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Ad Aertsen

Neurobiology & Biophysics, Faculty of Biology, and Bernstein Center for Computational Neuroscience, Albert-Ludwigs-University, Freiburg, Germany


Wednesday 7 May 2008




Seminar Room B10 (Basement)

Alexandra House, 17 Queen Square, London, WC1N 3AR


Inference of hand movements from population activity in monkey and human sensorimotor cortex:

Towards Brain-Machine Interfaces:


In monkeys, activity of multiple single neurons related to arm movement can be employed to control an external actuator. Based on this work, there is an increasing interest in designing implantable brain-machine interfaces (BMI), enabling real-time control of neuroprosthetic devices. Such movement inference has recently been demonstrated in humans, but little is yet known about the possibility to decode information for the control of reaching and grasping from different sensorimotor areas activated by hand movements. Evidently, specificity and long-term stability of the recorded signals is essential for successful brain-machine interface applications. Thus, a promising novel approach for robust neuro-interfacing is based on neuronal population activity, instead of multiple single neuron activity. Earlier, we demonstrated that local field potentials from monkey primary motor cortex can be as efficient as single neuron activity for decoding arm movements1,2. I will give an overview of these results and present more recent findings3-6, aimed at studying the feasibility of inferring hand movements in humans from single-trial population activity measured with electrodes on the cortical surface or even from the scalp.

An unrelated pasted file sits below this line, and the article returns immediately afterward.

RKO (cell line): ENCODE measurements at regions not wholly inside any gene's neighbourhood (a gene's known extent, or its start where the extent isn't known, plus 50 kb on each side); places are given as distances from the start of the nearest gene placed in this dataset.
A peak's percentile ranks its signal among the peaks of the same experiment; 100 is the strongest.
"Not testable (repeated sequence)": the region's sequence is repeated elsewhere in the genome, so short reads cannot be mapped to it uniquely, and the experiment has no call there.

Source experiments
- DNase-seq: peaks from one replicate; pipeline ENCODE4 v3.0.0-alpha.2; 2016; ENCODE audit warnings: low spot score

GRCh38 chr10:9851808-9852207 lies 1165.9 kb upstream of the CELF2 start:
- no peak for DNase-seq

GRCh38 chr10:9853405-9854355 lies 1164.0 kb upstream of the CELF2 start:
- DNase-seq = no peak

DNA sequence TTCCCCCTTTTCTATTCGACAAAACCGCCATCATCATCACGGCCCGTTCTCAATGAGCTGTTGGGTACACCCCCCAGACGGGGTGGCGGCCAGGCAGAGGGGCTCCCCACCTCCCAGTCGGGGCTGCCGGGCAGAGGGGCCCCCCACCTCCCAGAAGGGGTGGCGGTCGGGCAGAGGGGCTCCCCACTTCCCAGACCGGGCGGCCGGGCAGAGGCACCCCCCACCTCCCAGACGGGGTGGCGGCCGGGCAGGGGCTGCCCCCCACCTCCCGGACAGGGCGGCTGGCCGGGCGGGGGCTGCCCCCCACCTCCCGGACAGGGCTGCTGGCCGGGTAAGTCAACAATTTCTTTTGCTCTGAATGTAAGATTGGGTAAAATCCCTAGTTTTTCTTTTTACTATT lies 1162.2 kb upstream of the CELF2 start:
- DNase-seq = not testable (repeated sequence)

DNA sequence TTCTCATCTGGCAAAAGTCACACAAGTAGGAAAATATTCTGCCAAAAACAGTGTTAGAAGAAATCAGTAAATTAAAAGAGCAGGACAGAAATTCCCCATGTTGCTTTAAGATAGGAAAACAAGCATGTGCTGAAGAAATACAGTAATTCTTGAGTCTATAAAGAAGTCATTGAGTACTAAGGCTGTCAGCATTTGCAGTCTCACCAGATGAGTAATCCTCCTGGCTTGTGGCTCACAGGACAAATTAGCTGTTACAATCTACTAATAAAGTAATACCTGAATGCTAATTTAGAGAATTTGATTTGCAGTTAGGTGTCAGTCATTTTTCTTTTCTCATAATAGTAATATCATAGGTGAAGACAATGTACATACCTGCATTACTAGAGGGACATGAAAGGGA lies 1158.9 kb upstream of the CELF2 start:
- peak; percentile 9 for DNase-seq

Joint work with the Freiburg Brain-Machine Interfacing Initiative (


1. Mehring C, Rickert J, Vaadia E, Cardoso de Oliveira S, Aertsen A, Rotter S (2003) Inference of hand movements from local field potentials in monkey motor cortex. Nature Neurosci 6: 1253-1254

2. Rickert J, Cardoso de Oliveira S, Vaadia E, Aertsen A, Rotter S, Mehring C (2005) Encoding of movement direction in different frequency ranges of motor cortical field potentials. J Neurosci 25: 8815-8824

3. Mehring C, Nawrot MP, Cardoso de Oliveira S, Vaadia E, Schulze-Bonhage A, Aertsen A, Ball T (2004) Comparing information about arm movement direction in single channels of local and epicortical field potentials from monkey and human motor cortex. J Physiol (Paris) 98: 498506

4. Pistohl T, Ball T, Schulze-Bonhage A, Aertsen A, Mehring C (2008) Prediction of arm movement trajectories from ECoG-recordings in humans. J Neurosci Meth 167: 105-114

5. Waldert S, Preissl H, Demandt E, Braun C, Birbaumer N, Aertsen A, Mehring C (2008) Hand movement direction decoded from MEG and EEG. J Neurosci 28: 1000-1008

6. Ball T, Demandt E, Mutschler I, Neitzel E, Mehring C, Vogt K, Aertsen A, Schulze-Bonhage A (2008) Movement related activity in the high gamma range of the human EEG. NeuroImage, in press


This report summarizes results from ongoing collaborations both within and beyond the Freiburg Brain Machine Interfacing Initiative. Contributions by and stimulating discussions with members of the BMII and with the labs of Eilon Vaadia, Alexa Riehle and Niels Birbaumer are gratefully acknowledged. Work supported by German Federal Ministry of Education and Research (BMBF Grant 01GQ0420 to BCCN-Freiburg, BMBF-GoBio, BMBF DIP3.2-Metacomp, BMBF-Bernstein Partners). Further information at and